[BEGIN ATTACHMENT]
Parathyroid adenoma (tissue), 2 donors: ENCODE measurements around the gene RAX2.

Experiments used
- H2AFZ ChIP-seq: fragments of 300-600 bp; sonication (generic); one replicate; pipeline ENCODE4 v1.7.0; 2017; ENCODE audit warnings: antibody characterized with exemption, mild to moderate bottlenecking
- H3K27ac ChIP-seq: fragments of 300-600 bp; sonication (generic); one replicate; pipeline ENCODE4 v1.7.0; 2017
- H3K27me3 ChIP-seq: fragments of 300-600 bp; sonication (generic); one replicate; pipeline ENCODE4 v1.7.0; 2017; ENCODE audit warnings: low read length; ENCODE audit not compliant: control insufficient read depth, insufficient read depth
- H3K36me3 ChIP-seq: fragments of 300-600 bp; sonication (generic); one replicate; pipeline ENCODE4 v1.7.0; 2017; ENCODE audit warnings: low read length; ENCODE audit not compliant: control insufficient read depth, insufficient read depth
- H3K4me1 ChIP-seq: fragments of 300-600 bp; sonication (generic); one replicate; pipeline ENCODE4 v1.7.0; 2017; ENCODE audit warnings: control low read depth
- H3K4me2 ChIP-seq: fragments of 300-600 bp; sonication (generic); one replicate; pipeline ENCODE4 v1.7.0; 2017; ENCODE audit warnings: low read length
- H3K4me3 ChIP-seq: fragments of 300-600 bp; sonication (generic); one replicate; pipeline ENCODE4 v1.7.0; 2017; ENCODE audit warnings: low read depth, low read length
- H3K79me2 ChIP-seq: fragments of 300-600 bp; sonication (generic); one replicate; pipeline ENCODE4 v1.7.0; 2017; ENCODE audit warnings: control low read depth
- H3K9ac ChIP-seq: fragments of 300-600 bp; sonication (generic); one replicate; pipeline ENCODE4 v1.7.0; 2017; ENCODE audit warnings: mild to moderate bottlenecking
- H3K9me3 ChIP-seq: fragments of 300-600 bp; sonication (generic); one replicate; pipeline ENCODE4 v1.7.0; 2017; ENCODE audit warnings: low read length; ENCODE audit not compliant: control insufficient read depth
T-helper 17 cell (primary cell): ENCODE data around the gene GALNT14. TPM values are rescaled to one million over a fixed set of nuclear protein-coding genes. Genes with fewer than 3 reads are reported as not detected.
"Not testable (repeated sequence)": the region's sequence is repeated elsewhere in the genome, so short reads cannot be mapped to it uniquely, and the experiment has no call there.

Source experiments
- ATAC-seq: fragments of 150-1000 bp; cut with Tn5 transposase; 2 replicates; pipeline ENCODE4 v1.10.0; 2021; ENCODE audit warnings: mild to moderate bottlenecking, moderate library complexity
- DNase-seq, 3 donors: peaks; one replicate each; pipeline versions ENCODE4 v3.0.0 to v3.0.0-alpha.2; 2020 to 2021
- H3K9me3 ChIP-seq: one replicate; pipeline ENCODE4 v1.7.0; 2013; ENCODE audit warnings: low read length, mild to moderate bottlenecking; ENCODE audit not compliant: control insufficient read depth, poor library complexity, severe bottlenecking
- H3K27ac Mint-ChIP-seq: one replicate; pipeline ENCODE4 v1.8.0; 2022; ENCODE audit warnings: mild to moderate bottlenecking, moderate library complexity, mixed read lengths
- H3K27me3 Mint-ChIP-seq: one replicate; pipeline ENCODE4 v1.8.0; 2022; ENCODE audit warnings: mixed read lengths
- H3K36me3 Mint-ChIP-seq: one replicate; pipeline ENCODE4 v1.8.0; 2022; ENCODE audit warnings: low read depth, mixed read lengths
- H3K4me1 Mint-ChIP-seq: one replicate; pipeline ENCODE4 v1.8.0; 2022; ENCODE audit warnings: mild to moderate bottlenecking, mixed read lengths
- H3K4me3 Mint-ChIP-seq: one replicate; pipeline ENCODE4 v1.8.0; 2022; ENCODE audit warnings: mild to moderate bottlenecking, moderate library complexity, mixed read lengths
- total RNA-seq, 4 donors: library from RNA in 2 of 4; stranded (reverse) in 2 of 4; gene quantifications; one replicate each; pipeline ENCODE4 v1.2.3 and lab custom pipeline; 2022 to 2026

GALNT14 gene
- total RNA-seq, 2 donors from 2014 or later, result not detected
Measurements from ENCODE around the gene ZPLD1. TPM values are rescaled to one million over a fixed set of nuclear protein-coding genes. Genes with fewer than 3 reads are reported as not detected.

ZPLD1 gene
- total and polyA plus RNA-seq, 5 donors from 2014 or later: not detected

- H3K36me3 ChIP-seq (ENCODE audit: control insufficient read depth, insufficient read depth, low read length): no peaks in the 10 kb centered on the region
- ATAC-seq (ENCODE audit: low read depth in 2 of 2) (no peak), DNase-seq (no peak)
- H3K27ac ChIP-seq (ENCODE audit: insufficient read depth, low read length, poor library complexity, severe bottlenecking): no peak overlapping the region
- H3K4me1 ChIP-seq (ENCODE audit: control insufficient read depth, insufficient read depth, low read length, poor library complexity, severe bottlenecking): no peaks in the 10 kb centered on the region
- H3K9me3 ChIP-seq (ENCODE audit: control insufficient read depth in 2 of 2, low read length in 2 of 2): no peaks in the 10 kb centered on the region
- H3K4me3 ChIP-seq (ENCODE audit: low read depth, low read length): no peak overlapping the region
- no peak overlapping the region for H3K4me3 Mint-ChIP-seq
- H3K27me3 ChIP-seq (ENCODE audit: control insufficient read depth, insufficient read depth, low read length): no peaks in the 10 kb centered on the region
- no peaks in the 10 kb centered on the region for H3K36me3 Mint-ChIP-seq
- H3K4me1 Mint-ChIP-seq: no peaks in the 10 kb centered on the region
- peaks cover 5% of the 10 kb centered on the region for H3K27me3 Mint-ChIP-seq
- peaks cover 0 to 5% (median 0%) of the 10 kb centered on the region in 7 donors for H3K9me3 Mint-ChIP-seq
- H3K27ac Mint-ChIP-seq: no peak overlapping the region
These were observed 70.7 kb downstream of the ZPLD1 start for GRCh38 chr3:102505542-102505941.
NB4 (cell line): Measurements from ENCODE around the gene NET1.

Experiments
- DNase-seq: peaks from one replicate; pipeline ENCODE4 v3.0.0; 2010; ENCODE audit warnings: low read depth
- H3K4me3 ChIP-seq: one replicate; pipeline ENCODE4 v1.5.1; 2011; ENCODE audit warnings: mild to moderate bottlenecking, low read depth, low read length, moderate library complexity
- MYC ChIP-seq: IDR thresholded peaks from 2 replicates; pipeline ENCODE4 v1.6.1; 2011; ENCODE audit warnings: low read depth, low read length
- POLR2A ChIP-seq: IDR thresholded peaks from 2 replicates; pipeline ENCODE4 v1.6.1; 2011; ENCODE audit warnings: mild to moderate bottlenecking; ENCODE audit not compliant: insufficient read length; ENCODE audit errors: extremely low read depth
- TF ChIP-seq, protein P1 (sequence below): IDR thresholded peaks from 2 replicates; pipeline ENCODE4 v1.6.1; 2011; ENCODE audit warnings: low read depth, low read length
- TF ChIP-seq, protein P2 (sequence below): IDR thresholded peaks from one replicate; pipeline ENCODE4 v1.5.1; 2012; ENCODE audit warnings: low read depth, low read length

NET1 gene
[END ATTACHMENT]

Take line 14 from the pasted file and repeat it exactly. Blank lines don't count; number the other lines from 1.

"Not testable (repeated sequence)": the region's sequence is repeated elsewhere in the genome, so short reads cannot be mapped to it uniquely, and the experiment has no call there.